Stuttering France held by impressive Japan

It was the first international at the newly-opened venue U Arena and its artificial pitch.

Japan's rugby team greets supporters at the end of their rugby union international match against France at the U Arena.
Japan's rugby team greets supporters at the end of their rugby union international match against France at the U Arena.
Image: AP/PA Images

JAPAN HELD FRANCE to a 23-23 draw in their final November international at U Arena in Paris on Saturday, with the hosts lucky to avoid a sixth straight defeat.

Jamie Joseph’s Japan dominated for much of the game and outscored their opponents by three tries to two, but fly-half Yu Tamura missed a simple late conversion that would have sealed a famous win.

“We are very happy with this tour, with a win (over Tonga) and a draw,” said former All Black Joseph.

“But we are disappointed with this draw, we thought we could win and you could see that in the way we played.”

In the first international at the newly-opened venue and its artificial pitch, Japan could have won the game after Asaeli Ai Valu crossed in the 74th minute, but Tamura let France and their coach Guy Noves off the hook.

“We are all disappointed because we played a catastrophic match,” French captain Guilhem Guirado said.

Noves had responded to last week’s 18-17 loss to South Africa, their 13th in just 21 matches under Noves, by replacing six of the backs that started that game, while flanker Sekou Macalou and wing Gabriel Lacroix were handed debuts.

“There’s a lot of work ahead of us and I feel like we’re losing confidence, which is having a major impact on our game,” admitted Noves.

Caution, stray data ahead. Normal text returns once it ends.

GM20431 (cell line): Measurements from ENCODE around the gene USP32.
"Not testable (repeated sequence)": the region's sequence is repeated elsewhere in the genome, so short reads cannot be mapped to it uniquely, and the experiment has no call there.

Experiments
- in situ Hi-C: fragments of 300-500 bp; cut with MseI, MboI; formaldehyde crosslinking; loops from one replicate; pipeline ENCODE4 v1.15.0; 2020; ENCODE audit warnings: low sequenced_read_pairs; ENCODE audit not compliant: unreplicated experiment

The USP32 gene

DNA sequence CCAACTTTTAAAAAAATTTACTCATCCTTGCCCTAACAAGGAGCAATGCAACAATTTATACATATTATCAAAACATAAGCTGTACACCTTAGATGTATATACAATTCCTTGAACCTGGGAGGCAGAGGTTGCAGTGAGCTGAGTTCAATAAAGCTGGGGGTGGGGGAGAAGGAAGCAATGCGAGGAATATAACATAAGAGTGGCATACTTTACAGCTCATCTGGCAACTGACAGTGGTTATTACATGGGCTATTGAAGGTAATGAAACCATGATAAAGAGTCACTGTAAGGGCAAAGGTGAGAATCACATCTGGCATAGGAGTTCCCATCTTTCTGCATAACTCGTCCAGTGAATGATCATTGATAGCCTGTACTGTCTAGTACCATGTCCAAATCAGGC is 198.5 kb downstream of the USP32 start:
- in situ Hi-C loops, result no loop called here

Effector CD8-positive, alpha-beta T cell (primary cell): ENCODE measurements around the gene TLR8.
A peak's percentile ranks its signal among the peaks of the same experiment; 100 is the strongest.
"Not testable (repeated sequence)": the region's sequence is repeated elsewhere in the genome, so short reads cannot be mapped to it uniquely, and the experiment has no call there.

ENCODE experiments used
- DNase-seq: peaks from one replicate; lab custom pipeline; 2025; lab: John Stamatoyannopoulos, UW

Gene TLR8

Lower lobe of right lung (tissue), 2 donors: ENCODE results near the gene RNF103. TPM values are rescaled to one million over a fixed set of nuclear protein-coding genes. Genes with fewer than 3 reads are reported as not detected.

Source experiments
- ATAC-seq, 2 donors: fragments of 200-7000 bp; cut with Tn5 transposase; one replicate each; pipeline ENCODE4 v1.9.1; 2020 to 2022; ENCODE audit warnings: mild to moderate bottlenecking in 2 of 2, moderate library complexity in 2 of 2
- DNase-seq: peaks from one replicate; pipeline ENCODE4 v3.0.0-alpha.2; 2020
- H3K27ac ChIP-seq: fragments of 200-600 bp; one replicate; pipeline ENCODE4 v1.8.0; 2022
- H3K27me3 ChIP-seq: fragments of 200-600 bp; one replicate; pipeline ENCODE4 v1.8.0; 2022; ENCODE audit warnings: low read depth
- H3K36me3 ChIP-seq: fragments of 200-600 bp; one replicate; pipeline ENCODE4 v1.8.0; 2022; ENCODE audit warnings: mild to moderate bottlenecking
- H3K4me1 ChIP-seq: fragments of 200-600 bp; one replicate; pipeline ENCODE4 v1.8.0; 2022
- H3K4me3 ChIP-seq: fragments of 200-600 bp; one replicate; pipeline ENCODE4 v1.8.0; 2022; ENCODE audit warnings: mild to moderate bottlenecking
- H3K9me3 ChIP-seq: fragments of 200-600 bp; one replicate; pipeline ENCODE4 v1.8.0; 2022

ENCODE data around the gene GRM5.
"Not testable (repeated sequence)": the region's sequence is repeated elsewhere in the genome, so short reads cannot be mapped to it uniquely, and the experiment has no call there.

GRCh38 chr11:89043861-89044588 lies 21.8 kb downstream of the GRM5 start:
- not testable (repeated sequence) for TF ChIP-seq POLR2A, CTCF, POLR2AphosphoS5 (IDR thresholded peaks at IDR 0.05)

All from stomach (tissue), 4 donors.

Joseph made just one alteration to his Japan team that beat Tonga 39-6, with Yutaka Nagare taking the place of Fumiaki Tanaka at scrum-half.

Japan started brightly, pushing France back, and struck first as fly-half Tamara slotted over a penalty.

After twice giving away possession with handling errors, France were forced into some fierce defence on their own line after an excellent break by Japan captain Michael Leitch, before breaking the shackles and levelling the scores through a long-range Francois Trinh-Duc penalty.

The hosts should have scored the opening try after a sweeping move that took them from one end of the pitch to the other, but Macalou fumbled at the line and the visiting defence held firm.

But Japan continued to be the better side and scored the opening try their enterprising play deserved when hooker Shota Horie dived over in the corner, although Tamura missed the tricky conversion.

The hosts almost hit back immediately, but Lacroix was unable to touch down before being bundled into touch, while the home crowd jeered in disgust when Trinh-Duc opted to kick a penalty for the posts instead of the corner as he cut the gap to two points.

With 90 seconds until the interval, the fly-half did kick a penalty for the corner, and it paid off, with sustained pressure leading to Clermont prop Slimani barrelling over.

Trinh-Duc added the extras to put a flat home side five points to the good at the interval.

- Japan fly out of the blocks -

But Japan flew out of the blocks in the second period, with centre Timothy Lafaele barging through the hapless France defence to touch down and Tamura’s simple conversion edged the tourists ahead.

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A third Japanese try almost followed, but Kazuki Himeno was denied by a forward pass in the build-up.

France hit back again, though, with La Rochelle’s Lacroix scoring a debut try from a long cross-field kick by Trinh-Duc, who successfully converted.

Noves’ side were still spending most of the second half camped inside their own 22, but survived a flurry of Japan five-metre lineouts.

Japan were given a further boost when Lacroix was sin-binned for tackling Tamura in the air.

Tamura and Trinh-Duc traded penalties to leave the game still finely balanced heading into the final 10 minutes, and the Brave Blossoms finally grabbed their third try as replacement prop Ai Valu cleverly took the ball from a ruck to score.

But Tamura missed the simplest of conversions when he should have given Japan only a second win over a Tier-One nation, after their famous 34-32 victory against South Africa at the 2015 World Cup.

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